On Saturday, the New York Times published a scathing criticism of Harvard-Smithsonian scientist Wei-Hock, or Willie, Soon for not disclosing funding he received from an energy company for research published in scientific journals.
The Times reported Soon, a scientist known for presenting research skeptical of man-made global warming, has received $1.2 million from fossil fuels interests, at least $409,000 came from Southern Company, an Atlanta-based electric utility that uses coal to generate power (It should be noted a huge chunk of this went to Harvard-Smithsonian, not Soon).
The Times said Soon failed to disclose funding from Southern in his published research — an alleged conflict of interest.
The article has sparked a debate over whether Soon actually needed to disclose his funding and, more importantly, what exactly constitutes a conflict of interest in the field of climate science.
The Times story criticizing Soon, published Feb. 21, left out a key detail that was published in a subsequent story four days later: the Smithsonian Institute and Southern had signed a nondisclosure agreement.
In fact, Charles Alcock, director of the Harvard-Smithsonian Center for Astrophysics, told the Times last week that the provision in Southern’s funding agreement prohibiting disclosure “was a mistake.”
“We will not permit similar wording in future grant agreements,” Dr. Alcock told the times in an email — a fact left out of the Time’s Feb. 21 article, but mentioned in another article by one of the same reporters four days later.
Contracts signed by the Smithsonian and Southern contained provisions stating: “Smithsonian shall not publish and utilize the name or otherwise identify [Southern Company Services (SCS)] or its affiliate companies in any publications or advertisements without the express written consent of SCS.”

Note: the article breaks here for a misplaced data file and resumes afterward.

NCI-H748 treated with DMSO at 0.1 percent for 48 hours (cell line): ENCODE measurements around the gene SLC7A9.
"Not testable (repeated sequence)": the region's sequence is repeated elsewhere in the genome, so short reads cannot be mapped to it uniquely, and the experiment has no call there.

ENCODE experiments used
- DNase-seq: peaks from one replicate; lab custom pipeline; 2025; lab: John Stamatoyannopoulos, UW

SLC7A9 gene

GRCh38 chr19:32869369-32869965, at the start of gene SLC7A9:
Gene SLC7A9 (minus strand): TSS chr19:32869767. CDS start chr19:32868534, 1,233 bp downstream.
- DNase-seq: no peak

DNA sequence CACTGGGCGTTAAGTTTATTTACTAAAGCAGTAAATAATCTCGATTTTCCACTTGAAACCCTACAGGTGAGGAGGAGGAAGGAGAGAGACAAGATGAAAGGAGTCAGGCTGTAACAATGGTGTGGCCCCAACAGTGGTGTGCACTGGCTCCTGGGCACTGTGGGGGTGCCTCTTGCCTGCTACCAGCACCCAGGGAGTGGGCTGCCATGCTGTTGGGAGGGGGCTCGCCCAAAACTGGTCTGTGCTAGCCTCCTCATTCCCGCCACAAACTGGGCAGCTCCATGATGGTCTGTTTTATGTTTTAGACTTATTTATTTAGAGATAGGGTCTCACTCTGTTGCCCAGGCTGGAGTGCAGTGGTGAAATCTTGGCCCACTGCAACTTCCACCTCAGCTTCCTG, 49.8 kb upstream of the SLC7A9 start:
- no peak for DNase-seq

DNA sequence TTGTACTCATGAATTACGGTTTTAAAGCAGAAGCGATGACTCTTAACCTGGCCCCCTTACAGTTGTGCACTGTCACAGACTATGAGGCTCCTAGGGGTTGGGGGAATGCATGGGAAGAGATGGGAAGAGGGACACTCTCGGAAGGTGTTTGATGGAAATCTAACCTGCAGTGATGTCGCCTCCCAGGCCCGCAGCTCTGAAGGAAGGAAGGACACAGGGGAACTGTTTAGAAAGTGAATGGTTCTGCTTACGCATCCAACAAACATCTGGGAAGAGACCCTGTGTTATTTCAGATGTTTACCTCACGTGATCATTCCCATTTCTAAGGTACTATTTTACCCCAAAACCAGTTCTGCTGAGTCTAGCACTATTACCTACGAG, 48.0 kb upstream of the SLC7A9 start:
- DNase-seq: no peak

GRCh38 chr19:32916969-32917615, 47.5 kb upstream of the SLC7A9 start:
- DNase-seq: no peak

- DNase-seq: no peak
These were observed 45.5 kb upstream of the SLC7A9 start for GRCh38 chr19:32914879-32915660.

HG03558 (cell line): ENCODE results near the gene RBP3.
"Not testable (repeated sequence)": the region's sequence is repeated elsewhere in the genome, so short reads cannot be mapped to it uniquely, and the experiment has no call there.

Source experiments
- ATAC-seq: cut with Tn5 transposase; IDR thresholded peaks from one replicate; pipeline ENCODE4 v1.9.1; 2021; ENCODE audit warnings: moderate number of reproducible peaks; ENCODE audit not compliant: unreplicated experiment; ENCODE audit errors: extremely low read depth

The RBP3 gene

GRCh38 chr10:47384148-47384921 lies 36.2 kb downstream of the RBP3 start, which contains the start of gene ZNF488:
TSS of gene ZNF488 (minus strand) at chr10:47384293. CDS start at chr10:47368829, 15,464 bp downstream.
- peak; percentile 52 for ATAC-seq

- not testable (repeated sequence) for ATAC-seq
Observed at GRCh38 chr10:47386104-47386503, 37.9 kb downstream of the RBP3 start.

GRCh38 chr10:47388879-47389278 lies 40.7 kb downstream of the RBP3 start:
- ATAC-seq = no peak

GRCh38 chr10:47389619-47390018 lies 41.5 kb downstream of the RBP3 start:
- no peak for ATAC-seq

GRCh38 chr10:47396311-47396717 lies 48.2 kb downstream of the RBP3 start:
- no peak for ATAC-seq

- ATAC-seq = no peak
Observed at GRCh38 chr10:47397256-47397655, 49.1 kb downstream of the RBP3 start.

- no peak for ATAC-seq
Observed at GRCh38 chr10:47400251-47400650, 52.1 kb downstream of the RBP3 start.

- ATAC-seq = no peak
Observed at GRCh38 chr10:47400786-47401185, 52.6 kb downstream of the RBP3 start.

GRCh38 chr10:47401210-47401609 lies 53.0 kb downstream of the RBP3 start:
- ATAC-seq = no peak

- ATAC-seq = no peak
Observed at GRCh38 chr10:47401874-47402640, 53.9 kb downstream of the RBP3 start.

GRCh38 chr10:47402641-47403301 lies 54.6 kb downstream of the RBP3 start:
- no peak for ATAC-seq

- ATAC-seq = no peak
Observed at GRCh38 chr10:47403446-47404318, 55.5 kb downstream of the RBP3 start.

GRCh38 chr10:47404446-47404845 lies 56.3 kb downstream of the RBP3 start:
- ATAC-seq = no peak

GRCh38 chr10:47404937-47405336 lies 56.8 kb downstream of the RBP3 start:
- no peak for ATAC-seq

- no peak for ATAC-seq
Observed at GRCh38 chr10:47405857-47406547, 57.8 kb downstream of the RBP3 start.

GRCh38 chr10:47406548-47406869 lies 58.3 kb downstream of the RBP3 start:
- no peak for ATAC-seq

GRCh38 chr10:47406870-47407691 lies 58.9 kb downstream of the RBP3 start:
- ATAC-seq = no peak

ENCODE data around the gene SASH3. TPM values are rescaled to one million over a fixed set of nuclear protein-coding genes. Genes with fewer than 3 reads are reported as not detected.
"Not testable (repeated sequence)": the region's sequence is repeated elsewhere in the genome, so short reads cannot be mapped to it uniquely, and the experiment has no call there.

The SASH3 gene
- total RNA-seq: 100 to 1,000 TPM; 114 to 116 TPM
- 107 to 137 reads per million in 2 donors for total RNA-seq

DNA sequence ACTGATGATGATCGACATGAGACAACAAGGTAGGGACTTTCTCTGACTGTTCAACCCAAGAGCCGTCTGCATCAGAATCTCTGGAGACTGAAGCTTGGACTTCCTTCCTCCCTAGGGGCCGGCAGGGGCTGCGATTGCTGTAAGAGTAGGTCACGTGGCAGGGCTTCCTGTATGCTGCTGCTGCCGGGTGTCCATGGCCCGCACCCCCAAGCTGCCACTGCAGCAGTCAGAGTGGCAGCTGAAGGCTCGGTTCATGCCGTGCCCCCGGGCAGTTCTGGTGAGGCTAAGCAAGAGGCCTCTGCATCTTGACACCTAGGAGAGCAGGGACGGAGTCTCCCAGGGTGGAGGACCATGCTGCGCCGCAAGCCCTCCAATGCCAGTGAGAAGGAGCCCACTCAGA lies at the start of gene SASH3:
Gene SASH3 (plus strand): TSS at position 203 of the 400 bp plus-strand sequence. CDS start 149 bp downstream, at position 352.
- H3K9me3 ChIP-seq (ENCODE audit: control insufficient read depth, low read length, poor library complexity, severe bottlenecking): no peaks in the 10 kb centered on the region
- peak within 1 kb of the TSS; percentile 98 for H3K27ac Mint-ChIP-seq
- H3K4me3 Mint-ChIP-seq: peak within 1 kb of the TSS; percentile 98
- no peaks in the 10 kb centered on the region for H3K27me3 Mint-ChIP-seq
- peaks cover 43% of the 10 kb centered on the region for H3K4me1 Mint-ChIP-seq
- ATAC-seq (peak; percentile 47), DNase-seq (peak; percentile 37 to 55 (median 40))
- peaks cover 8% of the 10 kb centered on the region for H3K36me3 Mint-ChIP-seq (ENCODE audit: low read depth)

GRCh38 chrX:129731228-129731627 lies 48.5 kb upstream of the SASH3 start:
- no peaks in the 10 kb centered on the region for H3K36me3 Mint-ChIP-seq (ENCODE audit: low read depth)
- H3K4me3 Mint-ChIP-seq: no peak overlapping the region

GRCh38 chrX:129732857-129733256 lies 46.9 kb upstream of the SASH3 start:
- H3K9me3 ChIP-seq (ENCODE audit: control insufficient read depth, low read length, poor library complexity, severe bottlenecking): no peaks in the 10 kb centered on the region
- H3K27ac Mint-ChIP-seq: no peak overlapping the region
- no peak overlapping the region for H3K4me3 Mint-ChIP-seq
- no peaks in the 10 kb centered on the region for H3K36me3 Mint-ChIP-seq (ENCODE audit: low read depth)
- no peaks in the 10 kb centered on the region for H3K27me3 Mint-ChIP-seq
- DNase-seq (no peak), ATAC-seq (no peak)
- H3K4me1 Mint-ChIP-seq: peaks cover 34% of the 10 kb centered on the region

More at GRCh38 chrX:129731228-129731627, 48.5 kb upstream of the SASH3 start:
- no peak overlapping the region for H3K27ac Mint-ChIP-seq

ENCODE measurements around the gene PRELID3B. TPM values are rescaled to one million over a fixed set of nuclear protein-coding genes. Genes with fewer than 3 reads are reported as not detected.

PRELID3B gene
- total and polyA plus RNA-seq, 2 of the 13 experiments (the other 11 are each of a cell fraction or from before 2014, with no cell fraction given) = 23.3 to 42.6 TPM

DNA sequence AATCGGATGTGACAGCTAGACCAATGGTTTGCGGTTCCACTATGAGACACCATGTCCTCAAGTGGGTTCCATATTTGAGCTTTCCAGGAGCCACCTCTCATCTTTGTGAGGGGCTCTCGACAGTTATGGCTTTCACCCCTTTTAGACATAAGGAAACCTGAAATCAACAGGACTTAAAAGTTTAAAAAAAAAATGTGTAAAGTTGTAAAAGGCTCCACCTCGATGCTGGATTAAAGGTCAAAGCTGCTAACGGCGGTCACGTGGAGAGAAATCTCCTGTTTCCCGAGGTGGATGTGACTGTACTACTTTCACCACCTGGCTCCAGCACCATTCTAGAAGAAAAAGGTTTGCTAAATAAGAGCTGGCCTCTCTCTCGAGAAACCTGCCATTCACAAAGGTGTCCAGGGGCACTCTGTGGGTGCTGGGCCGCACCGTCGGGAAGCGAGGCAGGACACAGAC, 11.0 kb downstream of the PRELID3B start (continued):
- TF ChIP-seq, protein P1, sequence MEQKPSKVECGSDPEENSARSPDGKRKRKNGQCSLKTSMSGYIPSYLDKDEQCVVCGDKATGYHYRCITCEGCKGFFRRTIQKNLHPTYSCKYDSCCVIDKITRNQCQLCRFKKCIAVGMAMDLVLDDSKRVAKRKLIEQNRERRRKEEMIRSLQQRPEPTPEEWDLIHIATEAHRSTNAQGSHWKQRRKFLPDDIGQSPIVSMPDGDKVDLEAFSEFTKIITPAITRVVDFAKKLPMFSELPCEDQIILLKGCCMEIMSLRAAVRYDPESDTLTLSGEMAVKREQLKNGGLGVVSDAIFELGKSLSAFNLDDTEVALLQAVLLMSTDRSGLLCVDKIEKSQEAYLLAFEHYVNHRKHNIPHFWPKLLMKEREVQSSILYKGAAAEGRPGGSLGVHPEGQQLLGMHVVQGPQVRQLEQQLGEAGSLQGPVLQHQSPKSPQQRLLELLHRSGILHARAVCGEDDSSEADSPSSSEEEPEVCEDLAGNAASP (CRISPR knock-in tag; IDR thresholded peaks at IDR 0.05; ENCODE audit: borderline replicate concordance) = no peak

“My understanding is that these types of clauses are relatively common and are used for brand protection,” a Smithsonian spokeswoman told The Daily Caller News Foundation. “We are on record as saying that agreeing to this language was a mistake and we will not agree to the same language in the future.”
The Smithsonian has launched an investigation into allegations by the Times and environmental activists that Soon failed to disclose his funding sources. The Smithsonian is also launching an investigation into its own ethics and disclosure policies for funded research to “ensure they meet the highest standards.”
Soon is a part-time employee with the Smithsonian Astrophysical Observatory who conducts research on long-term stellar and solar variability. He pursues his own funding for his research.
For years, environmentalists at Greenpeace have been attacking Soon for his work, which casts doubt on theories that mankind is the major driver of recent global warming. Kert Davies, who used to work for Greenpeace and now heads up the Climate Investigations Center, has been quoted criticizing Soon in news articles over the past few years.
Greenpeace obtained information that Soon was getting money from energy companies in 2009 through a Freedom of Information Act request. Over the years, they’ve been gathering more documents and revealing them to the media.